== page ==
There are plenty of flaws in the workforce pipeline, for starters, it isn’t real education, it is workforce development as the focus is on skills, not content.
Secondly, Education Dive points out it is not even the best method to prepare students for the workforce as a contingent from the National Governors Association discovered when they went to Europe.
At the age of 16, students in these countries get to decide whether they want to go onto a baccalaureate-type college prep high school taking low-level college courses or gain direct workforce experience.
“The truth is they aren’t picking at 16, they are picking at 19 or 20 after having actually worked in an apprenticeship model. So they actually make their decisions with significantly better information and experience than our young people do,” said Weber.
“There just aren’t a lot of kids at 18 that have had those experiences and know what it means to join the workforce, and so that’s the biggest takeaway from their system — their structure better aligned young people with workforce experiences so that they can make informed decisions about what career path to pursue.”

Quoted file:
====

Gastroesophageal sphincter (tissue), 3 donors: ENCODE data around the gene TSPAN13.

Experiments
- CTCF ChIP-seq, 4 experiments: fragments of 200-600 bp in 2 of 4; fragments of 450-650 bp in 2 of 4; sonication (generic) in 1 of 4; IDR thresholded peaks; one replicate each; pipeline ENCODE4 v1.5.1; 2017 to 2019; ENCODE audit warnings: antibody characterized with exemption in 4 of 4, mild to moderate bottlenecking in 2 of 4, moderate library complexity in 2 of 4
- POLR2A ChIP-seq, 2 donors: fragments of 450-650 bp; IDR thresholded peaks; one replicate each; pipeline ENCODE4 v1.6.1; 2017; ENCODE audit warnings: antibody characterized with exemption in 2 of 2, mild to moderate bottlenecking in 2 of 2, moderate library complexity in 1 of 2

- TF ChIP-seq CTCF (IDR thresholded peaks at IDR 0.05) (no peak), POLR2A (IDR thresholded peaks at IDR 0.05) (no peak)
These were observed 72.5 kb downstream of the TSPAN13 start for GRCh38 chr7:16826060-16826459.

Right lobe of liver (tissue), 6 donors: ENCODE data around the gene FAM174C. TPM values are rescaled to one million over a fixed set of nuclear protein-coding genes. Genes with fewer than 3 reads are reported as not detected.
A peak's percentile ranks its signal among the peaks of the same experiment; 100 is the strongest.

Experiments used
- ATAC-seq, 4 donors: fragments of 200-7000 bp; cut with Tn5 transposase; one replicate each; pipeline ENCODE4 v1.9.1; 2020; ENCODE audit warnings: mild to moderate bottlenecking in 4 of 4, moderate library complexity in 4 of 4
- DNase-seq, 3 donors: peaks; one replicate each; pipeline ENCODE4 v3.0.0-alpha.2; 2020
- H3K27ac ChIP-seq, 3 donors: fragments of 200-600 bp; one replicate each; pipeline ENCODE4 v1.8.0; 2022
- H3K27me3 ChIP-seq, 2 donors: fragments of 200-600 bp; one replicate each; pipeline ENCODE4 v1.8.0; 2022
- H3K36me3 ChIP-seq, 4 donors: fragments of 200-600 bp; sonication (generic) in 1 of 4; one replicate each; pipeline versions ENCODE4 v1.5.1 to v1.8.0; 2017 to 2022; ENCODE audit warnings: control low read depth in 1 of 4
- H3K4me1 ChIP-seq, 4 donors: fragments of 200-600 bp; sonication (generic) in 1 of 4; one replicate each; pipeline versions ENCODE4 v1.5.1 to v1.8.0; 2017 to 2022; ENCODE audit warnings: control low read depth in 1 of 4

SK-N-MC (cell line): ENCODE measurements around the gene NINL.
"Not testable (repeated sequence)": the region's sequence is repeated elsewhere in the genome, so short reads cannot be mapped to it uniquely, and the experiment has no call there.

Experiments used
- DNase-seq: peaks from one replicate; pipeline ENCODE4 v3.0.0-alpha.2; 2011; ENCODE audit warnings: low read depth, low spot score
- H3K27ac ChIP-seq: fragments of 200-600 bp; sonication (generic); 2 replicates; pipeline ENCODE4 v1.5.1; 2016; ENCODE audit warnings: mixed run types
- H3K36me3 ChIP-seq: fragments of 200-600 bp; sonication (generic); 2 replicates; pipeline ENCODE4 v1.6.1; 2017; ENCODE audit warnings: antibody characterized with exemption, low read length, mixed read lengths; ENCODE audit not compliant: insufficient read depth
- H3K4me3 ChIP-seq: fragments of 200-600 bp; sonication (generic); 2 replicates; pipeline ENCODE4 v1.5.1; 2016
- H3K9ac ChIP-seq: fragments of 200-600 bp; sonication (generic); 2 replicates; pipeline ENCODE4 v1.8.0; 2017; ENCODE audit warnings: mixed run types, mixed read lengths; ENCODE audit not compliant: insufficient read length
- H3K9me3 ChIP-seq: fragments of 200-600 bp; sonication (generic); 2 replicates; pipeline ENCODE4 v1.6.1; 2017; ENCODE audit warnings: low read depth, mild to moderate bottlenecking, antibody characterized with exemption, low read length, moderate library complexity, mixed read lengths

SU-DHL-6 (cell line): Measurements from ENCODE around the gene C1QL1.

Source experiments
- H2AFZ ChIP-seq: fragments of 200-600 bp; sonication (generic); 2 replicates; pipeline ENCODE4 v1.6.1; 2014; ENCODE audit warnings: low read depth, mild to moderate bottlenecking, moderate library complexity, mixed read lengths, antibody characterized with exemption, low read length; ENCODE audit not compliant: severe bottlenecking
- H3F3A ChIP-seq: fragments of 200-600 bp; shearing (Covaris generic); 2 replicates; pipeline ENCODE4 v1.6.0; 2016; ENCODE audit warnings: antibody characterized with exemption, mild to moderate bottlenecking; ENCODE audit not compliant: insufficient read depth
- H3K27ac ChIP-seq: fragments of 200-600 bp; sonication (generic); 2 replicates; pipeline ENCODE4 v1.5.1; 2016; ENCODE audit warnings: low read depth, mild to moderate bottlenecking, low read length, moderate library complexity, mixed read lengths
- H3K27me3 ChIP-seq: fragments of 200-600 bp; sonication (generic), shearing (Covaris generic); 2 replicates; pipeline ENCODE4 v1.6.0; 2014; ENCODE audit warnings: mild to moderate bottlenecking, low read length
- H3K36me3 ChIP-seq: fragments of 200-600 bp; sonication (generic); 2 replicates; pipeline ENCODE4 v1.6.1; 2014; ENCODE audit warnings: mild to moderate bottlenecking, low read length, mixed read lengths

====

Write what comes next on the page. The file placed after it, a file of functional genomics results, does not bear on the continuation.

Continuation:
And in terms of filling the socioeconomics gaps our nation struggles with, Smith says that their education models open doors to opportunities for low-income, minority students.
“We saw abroad that they are facing the same challenges that we are. It’s certainly an area where students of diversity are not represented as they should be. One area that can make a difference is some of our lower-income students; these apprenticeship are paid so this is a way for students to earn money, the earn while you learn model. This actually makes a dollars-and-cents difference to them.”
Current education reform efforts have caused the gutting of vocational tech programs in the United States. One thing I like about the apprenticeship model is that it places the responsibility of training workers with the companies who seek the employees instead of expecting public schools to do your training for them. This model has promise.
I would add this system would be best if a classical education preceded it because I think every child deserves a strong education whether or not they plan to attend college after high school.
Since the NGA is exploring this model, we can expect that they will screw it up somehow or push it as a top-down, one-size-fits-all reform.